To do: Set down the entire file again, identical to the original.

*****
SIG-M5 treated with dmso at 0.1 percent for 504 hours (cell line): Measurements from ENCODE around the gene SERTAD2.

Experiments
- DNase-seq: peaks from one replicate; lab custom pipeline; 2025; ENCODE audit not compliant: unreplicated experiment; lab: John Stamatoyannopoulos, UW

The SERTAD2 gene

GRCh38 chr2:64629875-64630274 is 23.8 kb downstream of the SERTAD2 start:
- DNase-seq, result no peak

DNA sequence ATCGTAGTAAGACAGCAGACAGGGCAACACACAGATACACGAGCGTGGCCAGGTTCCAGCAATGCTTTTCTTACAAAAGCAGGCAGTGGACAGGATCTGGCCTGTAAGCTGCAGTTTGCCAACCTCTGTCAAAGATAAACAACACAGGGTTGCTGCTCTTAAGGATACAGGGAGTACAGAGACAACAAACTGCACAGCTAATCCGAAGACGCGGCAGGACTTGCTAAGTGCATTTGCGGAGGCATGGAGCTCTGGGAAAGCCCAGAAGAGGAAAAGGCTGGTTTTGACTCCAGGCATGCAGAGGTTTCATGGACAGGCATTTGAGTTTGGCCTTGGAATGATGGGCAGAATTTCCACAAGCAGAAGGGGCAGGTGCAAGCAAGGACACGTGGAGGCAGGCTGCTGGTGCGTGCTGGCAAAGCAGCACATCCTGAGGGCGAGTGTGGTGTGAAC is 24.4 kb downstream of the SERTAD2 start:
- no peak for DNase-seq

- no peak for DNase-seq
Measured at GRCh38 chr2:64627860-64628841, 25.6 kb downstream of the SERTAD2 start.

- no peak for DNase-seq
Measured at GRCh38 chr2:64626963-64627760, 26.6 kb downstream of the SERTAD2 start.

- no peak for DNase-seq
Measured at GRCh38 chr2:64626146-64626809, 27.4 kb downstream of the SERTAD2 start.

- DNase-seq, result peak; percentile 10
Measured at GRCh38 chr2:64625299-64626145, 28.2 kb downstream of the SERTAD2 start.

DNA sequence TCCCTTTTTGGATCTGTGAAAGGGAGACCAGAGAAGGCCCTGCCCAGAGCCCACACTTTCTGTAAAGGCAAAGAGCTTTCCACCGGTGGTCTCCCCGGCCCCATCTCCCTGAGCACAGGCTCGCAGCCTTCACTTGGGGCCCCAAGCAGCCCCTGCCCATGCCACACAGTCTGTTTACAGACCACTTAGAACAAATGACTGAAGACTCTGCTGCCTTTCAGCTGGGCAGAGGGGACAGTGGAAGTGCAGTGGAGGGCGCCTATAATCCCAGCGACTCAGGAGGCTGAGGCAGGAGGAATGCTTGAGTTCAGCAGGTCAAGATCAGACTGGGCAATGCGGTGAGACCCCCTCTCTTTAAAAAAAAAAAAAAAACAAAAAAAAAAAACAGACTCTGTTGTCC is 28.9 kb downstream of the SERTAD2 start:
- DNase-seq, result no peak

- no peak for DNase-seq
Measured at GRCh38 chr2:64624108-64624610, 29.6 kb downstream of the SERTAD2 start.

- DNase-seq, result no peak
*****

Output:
SIG-M5 treated with dmso at 0.1 percent for 504 hours (cell line): Measurements from ENCODE around the gene SERTAD2.

Experiments
- DNase-seq: peaks from one replicate; lab custom pipeline; 2025; ENCODE audit not compliant: unreplicated experiment; lab: John Stamatoyannopoulos, UW

The SERTAD2 gene

GRCh38 chr2:64629875-64630274 is 23.8 kb downstream of the SERTAD2 start:
- DNase-seq, result no peak

DNA sequence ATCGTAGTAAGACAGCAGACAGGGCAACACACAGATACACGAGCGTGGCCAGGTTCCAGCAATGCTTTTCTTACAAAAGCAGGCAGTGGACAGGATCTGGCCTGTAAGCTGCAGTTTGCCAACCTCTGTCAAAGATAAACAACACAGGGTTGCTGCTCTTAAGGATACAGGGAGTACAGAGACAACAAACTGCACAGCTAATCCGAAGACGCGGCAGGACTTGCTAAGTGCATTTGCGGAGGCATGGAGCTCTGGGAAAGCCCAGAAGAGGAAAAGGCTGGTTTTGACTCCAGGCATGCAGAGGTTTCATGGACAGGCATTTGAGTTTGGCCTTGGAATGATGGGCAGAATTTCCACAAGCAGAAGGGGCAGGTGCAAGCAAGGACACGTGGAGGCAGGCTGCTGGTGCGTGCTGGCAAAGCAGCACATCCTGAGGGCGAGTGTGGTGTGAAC is 24.4 kb downstream of the SERTAD2 start:
- no peak for DNase-seq

- no peak for DNase-seq
Measured at GRCh38 chr2:64627860-64628841, 25.6 kb downstream of the SERTAD2 start.

- no peak for DNase-seq
Measured at GRCh38 chr2:64626963-64627760, 26.6 kb downstream of the SERTAD2 start.

- no peak for DNase-seq
Measured at GRCh38 chr2:64626146-64626809, 27.4 kb downstream of the SERTAD2 start.

- DNase-seq, result peak; percentile 10
Measured at GRCh38 chr2:64625299-64626145, 28.2 kb downstream of the SERTAD2 start.

DNA sequence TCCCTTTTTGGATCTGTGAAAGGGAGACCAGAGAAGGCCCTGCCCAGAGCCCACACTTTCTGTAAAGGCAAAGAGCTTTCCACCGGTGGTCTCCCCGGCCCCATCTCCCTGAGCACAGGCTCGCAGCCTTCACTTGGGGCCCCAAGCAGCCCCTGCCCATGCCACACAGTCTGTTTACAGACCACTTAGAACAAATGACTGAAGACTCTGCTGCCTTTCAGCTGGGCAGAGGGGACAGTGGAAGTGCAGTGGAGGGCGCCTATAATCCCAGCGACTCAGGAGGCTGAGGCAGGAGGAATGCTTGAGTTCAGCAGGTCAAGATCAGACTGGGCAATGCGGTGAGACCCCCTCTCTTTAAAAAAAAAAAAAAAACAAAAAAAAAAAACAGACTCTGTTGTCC is 28.9 kb downstream of the SERTAD2 start:
- DNase-seq, result no peak

- no peak for DNase-seq
Measured at GRCh38 chr2:64624108-64624610, 29.6 kb downstream of the SERTAD2 start.

- DNase-seq, result no peak